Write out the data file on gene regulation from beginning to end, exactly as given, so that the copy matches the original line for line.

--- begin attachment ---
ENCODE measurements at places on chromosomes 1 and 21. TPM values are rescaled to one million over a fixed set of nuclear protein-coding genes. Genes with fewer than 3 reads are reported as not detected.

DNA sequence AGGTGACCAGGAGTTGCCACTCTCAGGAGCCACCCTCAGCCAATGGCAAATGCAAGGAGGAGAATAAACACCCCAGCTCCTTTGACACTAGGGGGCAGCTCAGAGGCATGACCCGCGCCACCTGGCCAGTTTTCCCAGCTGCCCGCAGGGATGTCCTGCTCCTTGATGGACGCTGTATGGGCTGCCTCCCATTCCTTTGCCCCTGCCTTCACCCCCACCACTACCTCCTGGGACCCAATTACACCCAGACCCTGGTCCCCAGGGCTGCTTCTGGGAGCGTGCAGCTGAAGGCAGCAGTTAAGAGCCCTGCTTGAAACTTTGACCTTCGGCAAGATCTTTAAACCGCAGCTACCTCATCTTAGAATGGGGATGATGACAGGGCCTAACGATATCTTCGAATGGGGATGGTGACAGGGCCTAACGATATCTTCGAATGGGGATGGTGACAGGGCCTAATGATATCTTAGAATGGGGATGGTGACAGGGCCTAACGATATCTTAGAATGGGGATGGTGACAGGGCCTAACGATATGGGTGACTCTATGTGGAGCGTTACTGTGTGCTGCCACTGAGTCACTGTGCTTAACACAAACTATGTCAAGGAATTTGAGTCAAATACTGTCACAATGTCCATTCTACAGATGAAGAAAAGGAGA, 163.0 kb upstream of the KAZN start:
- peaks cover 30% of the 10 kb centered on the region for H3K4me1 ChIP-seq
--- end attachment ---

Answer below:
ENCODE measurements at places on chromosomes 1 and 21. TPM values are rescaled to one million over a fixed set of nuclear protein-coding genes. Genes with fewer than 3 reads are reported as not detected.

DNA sequence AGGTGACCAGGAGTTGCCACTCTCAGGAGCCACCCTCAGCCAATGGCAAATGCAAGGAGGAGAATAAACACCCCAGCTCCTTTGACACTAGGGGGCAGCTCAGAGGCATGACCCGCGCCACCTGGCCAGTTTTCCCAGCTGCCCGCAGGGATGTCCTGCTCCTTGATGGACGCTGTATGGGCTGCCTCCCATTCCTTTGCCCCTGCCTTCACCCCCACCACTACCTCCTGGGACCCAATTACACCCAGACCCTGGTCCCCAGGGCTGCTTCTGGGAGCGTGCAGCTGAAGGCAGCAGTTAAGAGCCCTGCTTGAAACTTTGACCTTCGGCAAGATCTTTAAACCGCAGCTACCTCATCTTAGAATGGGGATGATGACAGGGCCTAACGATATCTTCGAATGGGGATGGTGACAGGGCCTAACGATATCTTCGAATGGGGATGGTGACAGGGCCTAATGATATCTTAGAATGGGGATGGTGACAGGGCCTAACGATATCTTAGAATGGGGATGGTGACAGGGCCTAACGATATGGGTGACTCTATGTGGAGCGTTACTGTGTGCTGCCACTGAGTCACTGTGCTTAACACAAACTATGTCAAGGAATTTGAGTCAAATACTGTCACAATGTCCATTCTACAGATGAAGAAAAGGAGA, 163.0 kb upstream of the KAZN start:
- peaks cover 30% of the 10 kb centered on the region for H3K4me1 ChIP-seq